Where Should We Go On Trade?

[ 11 ] January 10, 2017 |

**FILE**Workers at a Nike factory on the outskirts of Ho Chi Minh City, Vietnam, assemble shoes in this Oct. 10, 2000, file photo. Michigan State, among many schools with sponsorship agreements with Nike and the school will have senior associate athletic director Mark Hollis joining Nike officials for an upcoming tour of manufacturing facilities in Vietnam and China. (AP Photo/Richard Vogel)

As I have been saying, even though we are facing a government of deplorables led by likely Attorney General Nathan Bedford Forrest and are naturally going to be fighting against the horrors to come, such as Meryl Streep speaking out against Trump which clearly shows that Jacobin will be leading the anti-fascist fight, we also must continue to articulate the world we want to see. And as the left has struggled to articulate a solid vision on trade in an era of globalization, we need to work on that too in order to counter the capitalists and the simplistic nationalistic narratives that pass for the trade agenda on large parts of the left. I have an essay in the new print issue of Dissent titled “A Left Vision for Trade” that expands upon what I wrote in Out of Sight to articulate more thoroughly what the national and international mechanisms for containing capital mobility and ensuring international labor and environmental rights would look like. You can read the intro to it above, but it is behind the paywall. I want you to subscribe to Dissent so you can read it, but I also want to include some of the meatier material here as well. Here is a small piece of that.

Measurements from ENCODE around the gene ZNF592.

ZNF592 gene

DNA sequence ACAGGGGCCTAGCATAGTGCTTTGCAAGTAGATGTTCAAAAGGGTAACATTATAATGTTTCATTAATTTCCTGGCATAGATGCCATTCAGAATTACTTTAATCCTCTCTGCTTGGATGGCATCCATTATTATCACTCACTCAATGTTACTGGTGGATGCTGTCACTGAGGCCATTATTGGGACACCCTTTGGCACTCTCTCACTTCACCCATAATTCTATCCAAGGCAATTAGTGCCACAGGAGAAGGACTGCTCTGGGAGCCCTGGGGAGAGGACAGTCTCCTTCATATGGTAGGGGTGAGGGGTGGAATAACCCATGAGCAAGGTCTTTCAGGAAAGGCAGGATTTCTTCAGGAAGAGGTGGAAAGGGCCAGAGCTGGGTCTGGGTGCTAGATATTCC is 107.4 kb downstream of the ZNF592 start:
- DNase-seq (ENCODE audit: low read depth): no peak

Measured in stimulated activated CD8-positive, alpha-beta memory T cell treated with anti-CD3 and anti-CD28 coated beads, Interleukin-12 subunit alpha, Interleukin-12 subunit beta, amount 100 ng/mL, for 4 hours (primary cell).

The first step in addressing these deficiencies would be to pass a new law that I call the Corporate Accountability Act, which would bind U.S. companies wherever they operate, whether at home or abroad. Such a law would need to include a regulatory function to monitor and punish recalcitrant corporations, set basic pollution and workplace standards, mandate living wages based upon the location of the factory, and ban the physical punishment of workers and violence against union organizers, among other things. Perhaps most importantly, it would seek to make corporations legally responsible for their supply chains, forcing companies like Walmart and Target to be accountable for conditions in their factories, wherever they are located.